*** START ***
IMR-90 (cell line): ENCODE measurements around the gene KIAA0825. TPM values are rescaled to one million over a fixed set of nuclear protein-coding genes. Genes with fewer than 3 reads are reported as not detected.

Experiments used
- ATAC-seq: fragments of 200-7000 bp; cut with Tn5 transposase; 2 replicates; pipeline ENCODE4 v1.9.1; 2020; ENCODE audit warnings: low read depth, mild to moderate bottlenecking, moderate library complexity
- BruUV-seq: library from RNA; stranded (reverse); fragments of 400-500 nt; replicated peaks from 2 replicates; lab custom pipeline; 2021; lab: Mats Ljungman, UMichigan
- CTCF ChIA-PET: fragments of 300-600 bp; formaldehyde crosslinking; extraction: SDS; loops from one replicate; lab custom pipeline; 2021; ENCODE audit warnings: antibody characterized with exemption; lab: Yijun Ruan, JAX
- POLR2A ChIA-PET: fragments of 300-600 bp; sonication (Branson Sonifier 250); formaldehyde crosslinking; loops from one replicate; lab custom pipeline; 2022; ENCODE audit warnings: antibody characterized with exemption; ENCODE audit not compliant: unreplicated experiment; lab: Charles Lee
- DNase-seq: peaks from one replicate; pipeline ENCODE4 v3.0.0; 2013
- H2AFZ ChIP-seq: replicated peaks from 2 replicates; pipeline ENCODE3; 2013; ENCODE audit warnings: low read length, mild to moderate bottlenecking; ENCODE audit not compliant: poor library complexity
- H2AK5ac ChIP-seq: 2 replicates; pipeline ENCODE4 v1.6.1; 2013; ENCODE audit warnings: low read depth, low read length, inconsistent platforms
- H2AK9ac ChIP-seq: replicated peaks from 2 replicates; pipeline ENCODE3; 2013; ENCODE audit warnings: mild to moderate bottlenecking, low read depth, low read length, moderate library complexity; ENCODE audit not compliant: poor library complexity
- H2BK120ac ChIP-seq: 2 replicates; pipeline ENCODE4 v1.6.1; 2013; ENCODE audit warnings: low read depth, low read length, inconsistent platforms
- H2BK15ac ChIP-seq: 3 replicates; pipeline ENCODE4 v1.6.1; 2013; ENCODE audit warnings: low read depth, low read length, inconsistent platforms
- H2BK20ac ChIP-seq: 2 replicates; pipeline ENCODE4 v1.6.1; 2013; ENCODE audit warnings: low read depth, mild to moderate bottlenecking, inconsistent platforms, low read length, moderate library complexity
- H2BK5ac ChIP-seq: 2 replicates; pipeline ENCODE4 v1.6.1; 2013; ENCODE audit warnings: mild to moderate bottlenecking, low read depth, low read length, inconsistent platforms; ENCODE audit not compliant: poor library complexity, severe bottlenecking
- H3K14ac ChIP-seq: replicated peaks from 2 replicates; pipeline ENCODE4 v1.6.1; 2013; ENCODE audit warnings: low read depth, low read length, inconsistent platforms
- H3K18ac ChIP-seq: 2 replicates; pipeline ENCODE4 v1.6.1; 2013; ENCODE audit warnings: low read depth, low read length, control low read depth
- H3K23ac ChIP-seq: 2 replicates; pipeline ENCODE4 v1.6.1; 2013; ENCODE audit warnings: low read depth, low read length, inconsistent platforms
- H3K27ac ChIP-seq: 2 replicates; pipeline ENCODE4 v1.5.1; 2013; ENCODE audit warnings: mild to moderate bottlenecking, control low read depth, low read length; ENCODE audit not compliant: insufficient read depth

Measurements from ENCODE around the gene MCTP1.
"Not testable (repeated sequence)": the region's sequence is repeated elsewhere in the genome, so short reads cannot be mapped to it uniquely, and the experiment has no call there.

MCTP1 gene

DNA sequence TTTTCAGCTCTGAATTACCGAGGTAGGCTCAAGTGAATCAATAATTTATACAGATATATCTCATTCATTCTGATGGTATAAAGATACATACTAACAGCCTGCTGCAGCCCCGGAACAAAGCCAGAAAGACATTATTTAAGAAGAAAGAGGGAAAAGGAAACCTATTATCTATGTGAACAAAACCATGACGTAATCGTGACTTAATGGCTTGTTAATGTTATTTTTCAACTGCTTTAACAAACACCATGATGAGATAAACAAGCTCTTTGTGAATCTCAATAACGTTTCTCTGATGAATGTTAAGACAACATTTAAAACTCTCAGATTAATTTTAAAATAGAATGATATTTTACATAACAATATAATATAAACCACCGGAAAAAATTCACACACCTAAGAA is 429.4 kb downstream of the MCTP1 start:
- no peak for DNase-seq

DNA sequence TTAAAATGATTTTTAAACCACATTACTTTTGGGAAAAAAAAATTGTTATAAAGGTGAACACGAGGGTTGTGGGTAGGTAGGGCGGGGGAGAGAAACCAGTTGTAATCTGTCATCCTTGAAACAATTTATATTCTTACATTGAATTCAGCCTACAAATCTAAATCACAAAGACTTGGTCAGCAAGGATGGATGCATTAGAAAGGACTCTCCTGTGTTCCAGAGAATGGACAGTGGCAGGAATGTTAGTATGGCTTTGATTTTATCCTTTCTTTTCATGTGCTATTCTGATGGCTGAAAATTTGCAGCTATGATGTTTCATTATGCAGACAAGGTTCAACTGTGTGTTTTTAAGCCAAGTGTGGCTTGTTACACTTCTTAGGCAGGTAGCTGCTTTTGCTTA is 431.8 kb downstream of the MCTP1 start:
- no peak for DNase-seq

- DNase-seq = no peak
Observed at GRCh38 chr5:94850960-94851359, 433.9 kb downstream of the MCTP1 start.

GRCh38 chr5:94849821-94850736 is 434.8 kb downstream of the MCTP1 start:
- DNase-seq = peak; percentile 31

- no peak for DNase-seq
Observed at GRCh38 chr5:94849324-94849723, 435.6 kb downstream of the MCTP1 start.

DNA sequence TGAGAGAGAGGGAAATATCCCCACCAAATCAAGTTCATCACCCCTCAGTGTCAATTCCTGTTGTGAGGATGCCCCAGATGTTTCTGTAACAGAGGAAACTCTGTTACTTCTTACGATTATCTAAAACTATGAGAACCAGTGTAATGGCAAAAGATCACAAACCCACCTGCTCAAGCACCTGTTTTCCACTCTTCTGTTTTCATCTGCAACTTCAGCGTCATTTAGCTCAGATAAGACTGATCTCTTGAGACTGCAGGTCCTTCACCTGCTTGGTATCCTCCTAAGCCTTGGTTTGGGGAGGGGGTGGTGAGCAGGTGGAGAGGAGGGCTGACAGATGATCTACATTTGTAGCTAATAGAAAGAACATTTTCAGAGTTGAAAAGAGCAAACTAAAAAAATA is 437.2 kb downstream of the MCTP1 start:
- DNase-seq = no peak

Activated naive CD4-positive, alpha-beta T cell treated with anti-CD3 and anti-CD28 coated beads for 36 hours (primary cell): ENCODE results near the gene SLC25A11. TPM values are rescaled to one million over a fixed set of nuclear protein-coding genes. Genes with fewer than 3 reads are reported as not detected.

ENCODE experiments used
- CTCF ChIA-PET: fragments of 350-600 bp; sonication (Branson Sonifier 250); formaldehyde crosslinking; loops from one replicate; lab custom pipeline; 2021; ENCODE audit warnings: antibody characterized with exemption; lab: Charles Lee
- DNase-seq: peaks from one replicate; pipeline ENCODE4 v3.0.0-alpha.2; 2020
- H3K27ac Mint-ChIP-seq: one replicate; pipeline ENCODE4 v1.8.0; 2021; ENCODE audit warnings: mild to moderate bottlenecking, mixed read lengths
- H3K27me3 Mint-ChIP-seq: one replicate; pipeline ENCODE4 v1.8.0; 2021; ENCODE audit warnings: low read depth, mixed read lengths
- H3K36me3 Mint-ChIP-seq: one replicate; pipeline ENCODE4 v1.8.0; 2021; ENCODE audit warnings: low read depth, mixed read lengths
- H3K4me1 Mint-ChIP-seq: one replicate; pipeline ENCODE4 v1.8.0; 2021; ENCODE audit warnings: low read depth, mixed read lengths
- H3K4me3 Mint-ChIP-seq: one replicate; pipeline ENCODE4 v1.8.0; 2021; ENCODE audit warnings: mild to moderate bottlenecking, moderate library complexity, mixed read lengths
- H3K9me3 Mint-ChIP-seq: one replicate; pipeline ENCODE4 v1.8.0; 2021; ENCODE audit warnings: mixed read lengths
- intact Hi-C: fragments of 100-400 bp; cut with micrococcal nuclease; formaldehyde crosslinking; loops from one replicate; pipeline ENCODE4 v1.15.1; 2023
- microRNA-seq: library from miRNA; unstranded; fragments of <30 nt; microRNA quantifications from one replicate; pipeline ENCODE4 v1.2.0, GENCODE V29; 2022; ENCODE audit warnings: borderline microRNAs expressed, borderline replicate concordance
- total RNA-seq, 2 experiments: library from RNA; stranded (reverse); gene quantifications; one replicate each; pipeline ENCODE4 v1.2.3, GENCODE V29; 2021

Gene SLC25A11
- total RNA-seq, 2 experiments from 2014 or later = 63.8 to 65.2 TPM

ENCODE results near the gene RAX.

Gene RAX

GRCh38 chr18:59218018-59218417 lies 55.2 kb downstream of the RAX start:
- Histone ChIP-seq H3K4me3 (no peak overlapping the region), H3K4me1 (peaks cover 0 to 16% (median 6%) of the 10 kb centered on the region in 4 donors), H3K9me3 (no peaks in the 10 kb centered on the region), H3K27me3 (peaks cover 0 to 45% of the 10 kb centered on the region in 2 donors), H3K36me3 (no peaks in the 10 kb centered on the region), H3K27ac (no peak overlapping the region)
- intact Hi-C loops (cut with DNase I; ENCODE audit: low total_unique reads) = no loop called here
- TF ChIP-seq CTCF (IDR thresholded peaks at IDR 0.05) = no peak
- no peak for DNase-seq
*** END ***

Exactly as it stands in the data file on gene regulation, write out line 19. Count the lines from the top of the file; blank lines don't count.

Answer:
Measurements from ENCODE around the gene MCTP1.